Acadian Bus Lines announced on Tuesday Aug. 7 that it would cease operations in Nova Scotia, New Brunswick and P.E.I. by the end of November. The company claims it has been losing money on operations for several years.
Acadian – the only intercity coach line in the Maritimes – says it has lost $12 million since 2004. Acadian Lines needs to modify its services in order to survive, the biggest of which is to change some of their routes.
According to the current regulations, Acadian must provide service to certain areas; go to a certain amount of frequencies. David Gallant, vice president of Acadian Lines in the Maritimes, says some of those areas do not have enough ridership to support or warrant a bus service.
Gallant says the company has been asking the provincial governments of Nova Scotia and New Brunswick to allow Acadian Lines to change their routes, but has had no luck.
The closure of Acadian Lines could have an effect on the local economy and culture. The Maritimes will be left with no real public transportation at all. Via Rail has already cut down half of its services and is talking about more cuts next year.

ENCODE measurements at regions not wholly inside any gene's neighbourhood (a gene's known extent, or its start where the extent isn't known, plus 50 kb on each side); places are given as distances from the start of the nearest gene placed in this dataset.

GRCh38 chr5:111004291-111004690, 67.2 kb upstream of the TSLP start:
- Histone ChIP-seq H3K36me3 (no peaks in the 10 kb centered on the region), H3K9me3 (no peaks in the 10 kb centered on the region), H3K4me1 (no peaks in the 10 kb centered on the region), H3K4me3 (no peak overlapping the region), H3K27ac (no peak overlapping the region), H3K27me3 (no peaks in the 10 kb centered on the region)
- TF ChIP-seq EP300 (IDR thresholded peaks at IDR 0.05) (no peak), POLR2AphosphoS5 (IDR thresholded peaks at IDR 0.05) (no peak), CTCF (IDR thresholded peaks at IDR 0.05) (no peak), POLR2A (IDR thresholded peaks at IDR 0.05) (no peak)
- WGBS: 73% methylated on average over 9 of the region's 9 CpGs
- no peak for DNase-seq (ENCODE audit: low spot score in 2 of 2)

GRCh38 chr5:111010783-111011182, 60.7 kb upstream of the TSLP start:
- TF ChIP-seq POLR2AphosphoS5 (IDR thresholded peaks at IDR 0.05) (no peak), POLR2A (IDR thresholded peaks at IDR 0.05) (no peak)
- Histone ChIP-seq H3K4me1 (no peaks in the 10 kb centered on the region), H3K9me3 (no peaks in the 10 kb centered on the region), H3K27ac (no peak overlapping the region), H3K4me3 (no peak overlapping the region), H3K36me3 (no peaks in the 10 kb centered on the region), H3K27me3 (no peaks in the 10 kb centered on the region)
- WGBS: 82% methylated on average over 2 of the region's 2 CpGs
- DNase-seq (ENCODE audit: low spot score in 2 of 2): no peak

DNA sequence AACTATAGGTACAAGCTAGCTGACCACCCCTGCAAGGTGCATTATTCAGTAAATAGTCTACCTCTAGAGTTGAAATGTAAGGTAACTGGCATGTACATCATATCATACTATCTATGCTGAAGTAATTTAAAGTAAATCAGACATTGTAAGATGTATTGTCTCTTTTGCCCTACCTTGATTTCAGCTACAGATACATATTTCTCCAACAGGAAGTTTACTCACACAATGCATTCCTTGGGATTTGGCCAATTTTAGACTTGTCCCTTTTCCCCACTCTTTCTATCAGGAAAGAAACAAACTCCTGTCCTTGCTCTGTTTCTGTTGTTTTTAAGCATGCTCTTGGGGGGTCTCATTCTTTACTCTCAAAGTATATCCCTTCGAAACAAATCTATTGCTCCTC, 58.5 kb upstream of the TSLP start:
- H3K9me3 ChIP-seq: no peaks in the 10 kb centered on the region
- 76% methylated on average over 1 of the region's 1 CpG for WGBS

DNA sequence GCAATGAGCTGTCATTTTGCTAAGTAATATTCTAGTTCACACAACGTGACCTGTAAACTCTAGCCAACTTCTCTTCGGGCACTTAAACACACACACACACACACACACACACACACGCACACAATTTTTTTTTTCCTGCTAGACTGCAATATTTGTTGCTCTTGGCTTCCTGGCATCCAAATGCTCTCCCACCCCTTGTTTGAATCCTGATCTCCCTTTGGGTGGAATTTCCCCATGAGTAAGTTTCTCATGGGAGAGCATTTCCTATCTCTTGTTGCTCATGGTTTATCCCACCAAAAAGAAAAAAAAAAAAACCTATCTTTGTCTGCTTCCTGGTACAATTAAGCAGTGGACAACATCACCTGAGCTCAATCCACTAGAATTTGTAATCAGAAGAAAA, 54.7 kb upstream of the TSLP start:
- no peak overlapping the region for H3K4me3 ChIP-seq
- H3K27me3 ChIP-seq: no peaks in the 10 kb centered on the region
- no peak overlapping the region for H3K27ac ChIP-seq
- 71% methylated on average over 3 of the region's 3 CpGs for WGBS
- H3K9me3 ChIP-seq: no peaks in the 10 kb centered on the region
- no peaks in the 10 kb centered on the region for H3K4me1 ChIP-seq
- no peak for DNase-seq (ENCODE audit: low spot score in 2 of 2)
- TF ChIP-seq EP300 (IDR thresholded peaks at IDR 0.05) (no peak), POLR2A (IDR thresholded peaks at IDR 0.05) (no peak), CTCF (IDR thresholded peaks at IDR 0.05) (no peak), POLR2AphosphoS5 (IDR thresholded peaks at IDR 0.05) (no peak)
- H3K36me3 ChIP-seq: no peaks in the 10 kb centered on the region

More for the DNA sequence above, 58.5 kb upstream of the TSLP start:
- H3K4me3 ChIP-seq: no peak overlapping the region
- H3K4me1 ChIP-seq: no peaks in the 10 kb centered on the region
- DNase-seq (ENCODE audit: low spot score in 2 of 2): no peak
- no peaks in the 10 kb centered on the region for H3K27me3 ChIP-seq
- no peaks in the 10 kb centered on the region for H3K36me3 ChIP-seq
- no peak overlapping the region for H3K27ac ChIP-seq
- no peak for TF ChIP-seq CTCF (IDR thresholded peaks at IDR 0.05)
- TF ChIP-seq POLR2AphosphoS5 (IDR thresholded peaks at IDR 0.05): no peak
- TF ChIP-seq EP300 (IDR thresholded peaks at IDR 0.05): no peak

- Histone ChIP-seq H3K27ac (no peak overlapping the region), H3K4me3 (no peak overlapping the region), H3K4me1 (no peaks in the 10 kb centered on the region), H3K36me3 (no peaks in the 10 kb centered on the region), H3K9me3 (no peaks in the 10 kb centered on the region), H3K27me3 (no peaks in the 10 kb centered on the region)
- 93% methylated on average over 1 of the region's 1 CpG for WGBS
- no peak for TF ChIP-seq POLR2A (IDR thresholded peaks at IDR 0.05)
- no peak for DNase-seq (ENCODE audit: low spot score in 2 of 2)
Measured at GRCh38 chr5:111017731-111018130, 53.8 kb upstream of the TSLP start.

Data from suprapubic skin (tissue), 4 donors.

Buses regularly carry auto and machinery parts, personal packages, and life-and-death supplies, such as blood products bound for rural hospitals.
These cuts are going to be particularly hard for people who rely on buses to get to university, medical appointments and to visit friends and family.
The provincial government has no plans to set up a publicly funded bus system or to provide companies with subsidies.
About 120 people will lose their jobs in the closure.
The plan is to shut down all operations by Nov. 30, 2012.